National Geographic : 2007 May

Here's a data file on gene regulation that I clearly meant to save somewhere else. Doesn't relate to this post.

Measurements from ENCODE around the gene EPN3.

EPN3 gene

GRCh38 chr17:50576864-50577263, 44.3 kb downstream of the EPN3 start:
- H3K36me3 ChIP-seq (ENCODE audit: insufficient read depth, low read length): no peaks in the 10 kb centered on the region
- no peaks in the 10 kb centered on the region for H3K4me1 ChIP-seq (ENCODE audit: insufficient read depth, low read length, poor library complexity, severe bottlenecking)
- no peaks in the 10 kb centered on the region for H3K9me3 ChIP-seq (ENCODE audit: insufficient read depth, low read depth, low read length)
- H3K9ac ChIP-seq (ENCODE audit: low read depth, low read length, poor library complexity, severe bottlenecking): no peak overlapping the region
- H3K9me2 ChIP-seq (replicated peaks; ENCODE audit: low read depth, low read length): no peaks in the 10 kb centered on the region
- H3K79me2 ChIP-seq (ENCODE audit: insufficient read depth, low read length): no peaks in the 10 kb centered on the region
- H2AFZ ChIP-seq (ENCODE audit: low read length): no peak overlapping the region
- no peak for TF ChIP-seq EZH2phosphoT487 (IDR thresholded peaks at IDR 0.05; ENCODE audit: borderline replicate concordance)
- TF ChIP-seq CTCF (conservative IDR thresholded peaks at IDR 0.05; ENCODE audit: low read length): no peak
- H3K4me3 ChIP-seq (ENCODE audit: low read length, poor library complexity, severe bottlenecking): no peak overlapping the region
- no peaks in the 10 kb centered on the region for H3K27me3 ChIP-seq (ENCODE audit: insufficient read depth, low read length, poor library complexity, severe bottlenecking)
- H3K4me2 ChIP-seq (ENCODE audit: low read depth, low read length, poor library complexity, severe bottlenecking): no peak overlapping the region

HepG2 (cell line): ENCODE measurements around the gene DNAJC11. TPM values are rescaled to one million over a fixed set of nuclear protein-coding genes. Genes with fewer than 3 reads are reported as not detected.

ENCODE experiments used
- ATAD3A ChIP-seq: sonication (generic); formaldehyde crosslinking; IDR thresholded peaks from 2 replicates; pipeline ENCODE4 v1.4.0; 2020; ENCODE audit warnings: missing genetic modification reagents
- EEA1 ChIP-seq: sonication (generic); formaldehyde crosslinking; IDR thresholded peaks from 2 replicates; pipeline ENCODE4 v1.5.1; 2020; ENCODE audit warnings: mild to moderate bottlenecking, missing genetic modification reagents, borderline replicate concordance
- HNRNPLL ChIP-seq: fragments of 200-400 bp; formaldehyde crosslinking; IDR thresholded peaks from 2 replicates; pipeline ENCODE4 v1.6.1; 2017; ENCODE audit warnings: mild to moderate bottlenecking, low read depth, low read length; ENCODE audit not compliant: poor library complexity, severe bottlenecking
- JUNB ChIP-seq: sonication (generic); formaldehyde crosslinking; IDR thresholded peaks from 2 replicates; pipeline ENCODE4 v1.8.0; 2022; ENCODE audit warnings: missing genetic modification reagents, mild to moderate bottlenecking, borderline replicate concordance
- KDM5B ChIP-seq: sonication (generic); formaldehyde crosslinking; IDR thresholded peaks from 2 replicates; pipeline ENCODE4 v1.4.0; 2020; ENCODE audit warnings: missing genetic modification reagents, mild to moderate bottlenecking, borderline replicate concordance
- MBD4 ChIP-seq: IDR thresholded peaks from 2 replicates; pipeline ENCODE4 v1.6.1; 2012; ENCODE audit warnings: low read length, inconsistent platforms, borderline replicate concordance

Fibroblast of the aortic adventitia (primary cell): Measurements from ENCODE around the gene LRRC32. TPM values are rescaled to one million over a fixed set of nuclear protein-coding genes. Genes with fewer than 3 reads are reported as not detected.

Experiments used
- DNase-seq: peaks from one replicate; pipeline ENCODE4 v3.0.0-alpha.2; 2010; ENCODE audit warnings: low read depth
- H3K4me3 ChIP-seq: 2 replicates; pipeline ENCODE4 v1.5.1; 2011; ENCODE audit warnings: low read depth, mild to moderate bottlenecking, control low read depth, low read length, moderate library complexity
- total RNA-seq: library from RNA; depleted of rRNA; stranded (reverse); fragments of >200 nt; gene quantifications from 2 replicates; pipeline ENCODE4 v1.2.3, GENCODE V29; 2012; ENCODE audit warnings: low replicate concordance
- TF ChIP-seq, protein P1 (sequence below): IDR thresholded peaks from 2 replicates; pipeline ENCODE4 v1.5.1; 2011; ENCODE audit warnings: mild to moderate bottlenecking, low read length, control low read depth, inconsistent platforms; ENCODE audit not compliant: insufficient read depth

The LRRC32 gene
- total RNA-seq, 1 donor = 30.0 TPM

tabloid he envisions as a hard-hitting advocate of grassroots democracy. The first edition fea tured a story about an allegedly corrupt Dharavi policeman. Amit's headline: "A Giant Bastard, a Dirty Corrupted Devil, and Uniformed Goon." Cooler heads, pointing out the policeman wield ed a lethal lathi (bamboo nightstick), suggested a milder approach. Reluctantly Amit went with "A Fight for Justice." Even though the paper has yet to print its first edition, Amit carries a handsome press pass, which he keeps with his stack of business cards. This leads his mother to remark, "That's you, many cards, but no businesses." Looking at her son, she says, "You are such a dreamer." It is an assessment that Amit, who just decid ed to open a rental car agency in hopes of diver sifying his portfolio in the mode of "a Richard Branson of Dharavi," does not dispute. percent of Dharavi residents approve of the plan. But Deshmukh announces that formal con sent is not needed because Mehta's plan is a government-sponsored project. All he must do is give the residents a month to register com plaints. "A 30-day window, not a day more," Deshmukh says with impatient finality. Later, as his driver pilots his Honda Accord through traffic, Mehta is smiling. "This is a good day," he says. "A dream come true." At first glance, Mehta, resident of an elegant apartment building on swank Napean Sea Road, a longtime member of the British Raj-era Bom bay Gymkhana and Royal Bombay Yacht Club, does not appear to be a Dharavi dreamer. "You could say I was born with a golden spoon in my mouth," he remarks at his West Bandra office overlooking the Arabian Sea. "My father came to Bombay from Gujarat without a penny "I had an epiphany.I decided to dedicate my life to fixing the slums," "Talk about doing something about Mumbai slums, and no one pays attention. Talk about Dharavi, and it is Mission Impossible, an inter national incident," says Mukesh Mehta as he enters the blond-paneled conference room of the Maharashtra State Administration Building. For nine years, Mehta, a 56-year-old architect and urban designer, has honed his plan for "a sustainable, mainstreamed, slum-free Dharavi." At today's meeting, after many PowerPoint pre sentations, the plan is slated for approval by the state chief minister, Vilasrao Deshmukh. Dharavi is to be divided into five sectors, each developed with the involvement of investors, mostly nonresident Indians. Initially, 57,000 Dharavi families will be resettled into high-rise housing close to their current residences. Each family is entitled to 225 square feet of housing, with its own indoor plumbing. In return for erecting the "free" buildings, private firms will be given handsome incentives to build for-profit housing to be sold at (high) market rates. "All that remains is the consent," Mehta tells Deshmukh, a sour-looking gentleman in a snow white suit sitting with his advisers at the 40-foot conference table. Normally, it is required that 60 80 NATIONAL GEOGRAPHIC * MAY 2007 and built a tremendous steel business. An astrol oger told him his youngest son-me-would be the most successful one, so I was afforded everything." These perks included a top educa tion, plus a sojourn in the U.S., where Mehta stud ied architecture at Pratt Institute in Brooklyn. "For me, America has always been the inspi ration," says Mehta, who made a fortune manag ing his father's steel business before deciding to develop real estate on Long Island's exclusive North Shore. "Great Gatsby country," he says, detailing how he built high-end houses and lived in Centre Island, a white community with "the richest of the rich"-such as Billy Joel, who re cently listed his mansion for 37.5 million dollars. "The slums were the furthest thing from my mind," Mehta says. This changed when he returned to Mumbai. He saw what everyone else did-that the city was filled with a few rich peo ple, a vast number of poor people, and hardly anyone in the middle. This was most evident in the appalling housing situation. The city was split between the Manhattan-priced high-rises that dotted the south Mumbai skyline and those brownish areas on the map marked with the letters ZP for zopadpatti,aka slums.